It is clear that there is a need for an all-inclusive and stand-alone sexual harassment Act that deals with cases of harassment that take place in both private and public spaces including at the workplace, schools, tertiary institutions, in politics, in queues, public transport, vending sites etc. This is because the provisions above are most likely to apply to cases of sexual harassment that take place at the workplace.

In most cases, women do not report cases of sexual harassment because of the attitudes of indifference displayed by society. They fear being turned away by police officers at police stations after being ridiculed for reporting ‘trivial issues.’ Therefore, there is a need for the establishment of units that specifically deal with sexual harassment cases only at all police stations countywide. It is also important that the officers are capacitated and enabled to exercise high levels of confidentiality when dealing with victims of sexual harassment.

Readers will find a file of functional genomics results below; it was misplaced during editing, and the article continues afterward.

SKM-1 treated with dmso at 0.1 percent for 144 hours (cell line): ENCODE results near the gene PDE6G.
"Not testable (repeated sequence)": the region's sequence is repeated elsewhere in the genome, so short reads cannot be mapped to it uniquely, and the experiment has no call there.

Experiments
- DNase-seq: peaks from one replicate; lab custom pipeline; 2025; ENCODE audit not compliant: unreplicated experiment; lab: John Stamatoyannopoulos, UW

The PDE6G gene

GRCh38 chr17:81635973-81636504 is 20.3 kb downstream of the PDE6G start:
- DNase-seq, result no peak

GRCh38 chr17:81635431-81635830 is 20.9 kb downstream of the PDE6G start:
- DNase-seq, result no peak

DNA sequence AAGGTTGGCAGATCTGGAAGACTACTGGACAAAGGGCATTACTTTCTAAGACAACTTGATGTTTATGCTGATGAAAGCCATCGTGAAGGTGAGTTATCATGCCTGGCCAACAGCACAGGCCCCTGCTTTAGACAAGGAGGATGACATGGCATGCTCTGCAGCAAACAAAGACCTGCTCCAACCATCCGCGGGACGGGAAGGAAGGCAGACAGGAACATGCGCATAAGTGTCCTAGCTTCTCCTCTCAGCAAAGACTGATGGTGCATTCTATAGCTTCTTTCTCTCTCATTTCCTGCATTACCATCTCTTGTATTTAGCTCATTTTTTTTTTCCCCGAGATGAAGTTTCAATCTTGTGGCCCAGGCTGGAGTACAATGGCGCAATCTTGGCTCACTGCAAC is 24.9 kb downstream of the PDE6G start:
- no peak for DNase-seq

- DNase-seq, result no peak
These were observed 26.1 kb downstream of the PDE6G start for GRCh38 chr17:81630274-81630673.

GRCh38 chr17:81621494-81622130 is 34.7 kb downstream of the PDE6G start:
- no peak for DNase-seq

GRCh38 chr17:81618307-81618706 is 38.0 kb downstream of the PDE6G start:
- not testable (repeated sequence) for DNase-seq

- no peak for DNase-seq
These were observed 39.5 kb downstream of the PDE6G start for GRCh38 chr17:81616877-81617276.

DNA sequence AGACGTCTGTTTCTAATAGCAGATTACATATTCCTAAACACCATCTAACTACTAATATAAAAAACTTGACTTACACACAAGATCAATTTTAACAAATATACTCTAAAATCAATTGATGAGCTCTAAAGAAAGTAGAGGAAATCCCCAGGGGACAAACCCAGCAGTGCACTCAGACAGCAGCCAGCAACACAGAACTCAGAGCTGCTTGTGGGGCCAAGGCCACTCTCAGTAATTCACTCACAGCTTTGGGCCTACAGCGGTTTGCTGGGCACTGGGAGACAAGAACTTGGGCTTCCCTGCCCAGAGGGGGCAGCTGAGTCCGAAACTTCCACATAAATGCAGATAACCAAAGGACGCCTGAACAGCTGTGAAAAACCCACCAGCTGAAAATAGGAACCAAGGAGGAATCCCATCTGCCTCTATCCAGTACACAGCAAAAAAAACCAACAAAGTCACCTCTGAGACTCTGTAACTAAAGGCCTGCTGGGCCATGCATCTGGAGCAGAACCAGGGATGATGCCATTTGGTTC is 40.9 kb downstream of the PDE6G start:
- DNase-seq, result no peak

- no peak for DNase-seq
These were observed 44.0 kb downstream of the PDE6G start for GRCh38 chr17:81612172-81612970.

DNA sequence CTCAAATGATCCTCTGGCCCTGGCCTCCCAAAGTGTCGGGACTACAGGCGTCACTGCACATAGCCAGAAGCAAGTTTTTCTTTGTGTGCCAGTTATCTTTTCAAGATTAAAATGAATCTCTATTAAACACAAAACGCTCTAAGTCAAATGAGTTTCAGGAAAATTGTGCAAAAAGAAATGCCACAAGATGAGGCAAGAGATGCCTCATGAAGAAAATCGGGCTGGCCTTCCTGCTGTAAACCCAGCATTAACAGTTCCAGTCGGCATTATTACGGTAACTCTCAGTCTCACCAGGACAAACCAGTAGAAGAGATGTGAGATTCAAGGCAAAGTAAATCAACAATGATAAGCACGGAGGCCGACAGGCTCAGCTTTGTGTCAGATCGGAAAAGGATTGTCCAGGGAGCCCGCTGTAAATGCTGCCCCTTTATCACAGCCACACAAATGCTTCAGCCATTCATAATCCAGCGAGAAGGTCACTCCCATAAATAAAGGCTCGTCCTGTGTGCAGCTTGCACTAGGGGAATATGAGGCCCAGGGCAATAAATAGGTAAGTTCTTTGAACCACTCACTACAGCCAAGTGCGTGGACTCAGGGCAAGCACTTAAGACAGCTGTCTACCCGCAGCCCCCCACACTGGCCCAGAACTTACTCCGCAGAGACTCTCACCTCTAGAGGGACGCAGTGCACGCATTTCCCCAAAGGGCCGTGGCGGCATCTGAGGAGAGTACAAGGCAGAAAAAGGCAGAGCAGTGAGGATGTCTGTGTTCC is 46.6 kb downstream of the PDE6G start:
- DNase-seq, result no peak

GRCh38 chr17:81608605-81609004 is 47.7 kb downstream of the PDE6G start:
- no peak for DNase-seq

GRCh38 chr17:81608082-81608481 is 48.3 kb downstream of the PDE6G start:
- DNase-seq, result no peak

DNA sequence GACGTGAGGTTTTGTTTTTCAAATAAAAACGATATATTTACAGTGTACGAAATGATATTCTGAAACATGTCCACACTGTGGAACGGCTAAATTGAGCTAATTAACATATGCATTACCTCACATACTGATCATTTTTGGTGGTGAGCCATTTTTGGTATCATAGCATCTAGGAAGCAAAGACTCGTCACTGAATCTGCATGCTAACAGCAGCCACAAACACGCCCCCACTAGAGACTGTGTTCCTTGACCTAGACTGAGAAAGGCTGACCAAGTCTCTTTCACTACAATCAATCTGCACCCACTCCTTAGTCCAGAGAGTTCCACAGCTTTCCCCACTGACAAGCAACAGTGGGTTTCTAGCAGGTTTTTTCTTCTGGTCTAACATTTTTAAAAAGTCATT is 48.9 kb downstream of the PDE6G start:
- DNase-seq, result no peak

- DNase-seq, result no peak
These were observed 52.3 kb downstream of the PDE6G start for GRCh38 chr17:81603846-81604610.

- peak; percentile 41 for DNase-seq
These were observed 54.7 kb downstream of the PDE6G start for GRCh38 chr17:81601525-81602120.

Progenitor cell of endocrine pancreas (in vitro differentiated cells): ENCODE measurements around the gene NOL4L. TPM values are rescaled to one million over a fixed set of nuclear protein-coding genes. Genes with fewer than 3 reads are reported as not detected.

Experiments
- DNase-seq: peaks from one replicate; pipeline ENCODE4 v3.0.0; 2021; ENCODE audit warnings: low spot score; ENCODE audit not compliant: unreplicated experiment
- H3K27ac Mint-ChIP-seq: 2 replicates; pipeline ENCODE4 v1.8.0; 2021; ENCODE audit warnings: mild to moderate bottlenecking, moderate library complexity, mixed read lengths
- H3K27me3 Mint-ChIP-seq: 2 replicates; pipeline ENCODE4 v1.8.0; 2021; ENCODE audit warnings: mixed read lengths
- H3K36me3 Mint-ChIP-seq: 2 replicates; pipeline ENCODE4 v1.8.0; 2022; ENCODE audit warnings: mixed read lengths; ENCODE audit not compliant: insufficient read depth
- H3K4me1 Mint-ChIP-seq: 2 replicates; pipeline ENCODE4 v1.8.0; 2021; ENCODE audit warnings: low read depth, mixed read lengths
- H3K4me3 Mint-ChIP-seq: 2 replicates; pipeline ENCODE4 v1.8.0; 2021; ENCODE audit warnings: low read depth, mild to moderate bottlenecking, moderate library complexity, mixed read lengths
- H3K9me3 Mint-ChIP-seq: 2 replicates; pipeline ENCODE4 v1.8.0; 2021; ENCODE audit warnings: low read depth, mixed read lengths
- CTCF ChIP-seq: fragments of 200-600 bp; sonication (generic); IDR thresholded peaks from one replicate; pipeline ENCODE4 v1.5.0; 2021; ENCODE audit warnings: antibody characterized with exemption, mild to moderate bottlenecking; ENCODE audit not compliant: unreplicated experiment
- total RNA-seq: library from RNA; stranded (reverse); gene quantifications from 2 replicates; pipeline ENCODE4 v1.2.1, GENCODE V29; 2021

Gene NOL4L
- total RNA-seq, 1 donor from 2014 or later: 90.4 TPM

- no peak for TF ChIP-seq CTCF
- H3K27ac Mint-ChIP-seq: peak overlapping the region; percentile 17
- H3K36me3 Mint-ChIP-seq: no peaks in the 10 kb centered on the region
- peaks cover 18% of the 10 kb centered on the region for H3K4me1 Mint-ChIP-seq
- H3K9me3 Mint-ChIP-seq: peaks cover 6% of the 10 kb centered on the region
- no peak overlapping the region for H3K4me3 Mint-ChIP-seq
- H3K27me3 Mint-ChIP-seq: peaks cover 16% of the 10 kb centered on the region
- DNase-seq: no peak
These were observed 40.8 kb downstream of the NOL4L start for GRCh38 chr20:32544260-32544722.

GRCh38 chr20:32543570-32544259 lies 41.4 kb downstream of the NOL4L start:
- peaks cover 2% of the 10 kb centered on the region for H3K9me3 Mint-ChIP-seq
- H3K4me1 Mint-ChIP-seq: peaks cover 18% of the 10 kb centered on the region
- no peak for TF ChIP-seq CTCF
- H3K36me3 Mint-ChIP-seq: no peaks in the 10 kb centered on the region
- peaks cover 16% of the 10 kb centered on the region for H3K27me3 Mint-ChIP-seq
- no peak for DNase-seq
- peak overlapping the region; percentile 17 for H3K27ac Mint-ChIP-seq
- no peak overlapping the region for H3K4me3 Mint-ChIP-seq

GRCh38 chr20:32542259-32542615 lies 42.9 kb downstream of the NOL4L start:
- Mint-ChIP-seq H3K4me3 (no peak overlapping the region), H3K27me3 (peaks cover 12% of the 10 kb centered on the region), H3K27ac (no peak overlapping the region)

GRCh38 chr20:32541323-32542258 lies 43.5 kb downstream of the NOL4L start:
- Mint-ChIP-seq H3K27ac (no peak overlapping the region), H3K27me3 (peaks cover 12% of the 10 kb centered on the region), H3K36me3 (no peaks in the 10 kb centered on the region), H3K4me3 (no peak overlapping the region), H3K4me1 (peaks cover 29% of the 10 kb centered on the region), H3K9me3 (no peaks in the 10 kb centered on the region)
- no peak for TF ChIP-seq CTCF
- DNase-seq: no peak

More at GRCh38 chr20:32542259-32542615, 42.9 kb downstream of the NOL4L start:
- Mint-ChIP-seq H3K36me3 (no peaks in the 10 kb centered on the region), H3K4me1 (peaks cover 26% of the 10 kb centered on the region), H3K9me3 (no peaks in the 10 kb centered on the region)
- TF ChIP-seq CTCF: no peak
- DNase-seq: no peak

Other contributions made at the consultations included:

  • The need to educate women about the issue and mainstreaming sexual harassment in peri-rural and rural areas countrywide,
  • The offices must also be established in rural areas to enable victims to report cases,
  • The need to concentrate on the needs of persons with disabilities (PWDs) and to also educate the officers in sign language and braille,
  • The provision of free medical, legal and psychological support to survivors of abuse to enable their re-integration into society without fear of intimidation of discrimination.

Hopefully, these contributions will be taken into consideration when finalizing the Sexual Harassment Bill. This will help significantly to curb the vague definition of the nature and acts of sexual harassment as it is understood and applied.  Moreover, sexual harassment policies must be tailored to apply to both public and private spaces. The urgency with which parliament has dealt with gender issues is a huge matter of concern and begs the question, will we see the enactment of a sexual harassment act in the next decade ?

Written by Vimbai Mukaro

Edited by Tinatswe Mhaka